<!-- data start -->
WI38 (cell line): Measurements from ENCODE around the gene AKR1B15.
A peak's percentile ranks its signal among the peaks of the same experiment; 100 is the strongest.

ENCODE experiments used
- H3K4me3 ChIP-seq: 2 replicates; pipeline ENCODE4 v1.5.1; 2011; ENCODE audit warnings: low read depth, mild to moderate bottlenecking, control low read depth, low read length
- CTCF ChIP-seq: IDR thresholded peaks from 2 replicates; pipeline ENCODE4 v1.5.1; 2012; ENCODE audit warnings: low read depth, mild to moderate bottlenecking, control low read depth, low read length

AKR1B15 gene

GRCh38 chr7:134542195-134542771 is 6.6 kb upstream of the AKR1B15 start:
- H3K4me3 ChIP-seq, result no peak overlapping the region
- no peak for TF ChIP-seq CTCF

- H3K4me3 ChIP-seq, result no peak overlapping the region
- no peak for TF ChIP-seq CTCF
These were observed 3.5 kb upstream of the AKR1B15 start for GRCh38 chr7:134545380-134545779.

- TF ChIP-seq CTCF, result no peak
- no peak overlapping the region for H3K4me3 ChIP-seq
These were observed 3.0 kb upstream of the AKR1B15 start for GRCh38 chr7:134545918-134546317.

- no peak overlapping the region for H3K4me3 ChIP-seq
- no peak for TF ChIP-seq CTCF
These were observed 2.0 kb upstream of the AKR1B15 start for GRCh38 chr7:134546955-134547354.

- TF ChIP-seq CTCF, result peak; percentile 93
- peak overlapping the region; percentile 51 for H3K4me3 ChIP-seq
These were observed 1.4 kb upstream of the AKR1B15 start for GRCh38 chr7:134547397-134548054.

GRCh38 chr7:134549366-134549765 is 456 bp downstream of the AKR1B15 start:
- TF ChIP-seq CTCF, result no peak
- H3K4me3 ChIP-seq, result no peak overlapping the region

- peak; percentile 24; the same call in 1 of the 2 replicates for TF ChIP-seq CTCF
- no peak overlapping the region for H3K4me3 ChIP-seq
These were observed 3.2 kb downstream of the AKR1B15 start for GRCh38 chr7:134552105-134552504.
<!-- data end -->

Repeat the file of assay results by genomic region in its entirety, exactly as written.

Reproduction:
WI38 (cell line): Measurements from ENCODE around the gene AKR1B15.
A peak's percentile ranks its signal among the peaks of the same experiment; 100 is the strongest.

ENCODE experiments used
- H3K4me3 ChIP-seq: 2 replicates; pipeline ENCODE4 v1.5.1; 2011; ENCODE audit warnings: low read depth, mild to moderate bottlenecking, control low read depth, low read length
- CTCF ChIP-seq: IDR thresholded peaks from 2 replicates; pipeline ENCODE4 v1.5.1; 2012; ENCODE audit warnings: low read depth, mild to moderate bottlenecking, control low read depth, low read length

AKR1B15 gene

GRCh38 chr7:134542195-134542771 is 6.6 kb upstream of the AKR1B15 start:
- H3K4me3 ChIP-seq, result no peak overlapping the region
- no peak for TF ChIP-seq CTCF

- H3K4me3 ChIP-seq, result no peak overlapping the region
- no peak for TF ChIP-seq CTCF
These were observed 3.5 kb upstream of the AKR1B15 start for GRCh38 chr7:134545380-134545779.

- TF ChIP-seq CTCF, result no peak
- no peak overlapping the region for H3K4me3 ChIP-seq
These were observed 3.0 kb upstream of the AKR1B15 start for GRCh38 chr7:134545918-134546317.

- no peak overlapping the region for H3K4me3 ChIP-seq
- no peak for TF ChIP-seq CTCF
These were observed 2.0 kb upstream of the AKR1B15 start for GRCh38 chr7:134546955-134547354.

- TF ChIP-seq CTCF, result peak; percentile 93
- peak overlapping the region; percentile 51 for H3K4me3 ChIP-seq
These were observed 1.4 kb upstream of the AKR1B15 start for GRCh38 chr7:134547397-134548054.

GRCh38 chr7:134549366-134549765 is 456 bp downstream of the AKR1B15 start:
- TF ChIP-seq CTCF, result no peak
- H3K4me3 ChIP-seq, result no peak overlapping the region

- peak; percentile 24; the same call in 1 of the 2 replicates for TF ChIP-seq CTCF
- no peak overlapping the region for H3K4me3 ChIP-seq
These were observed 3.2 kb downstream of the AKR1B15 start for GRCh38 chr7:134552105-134552504.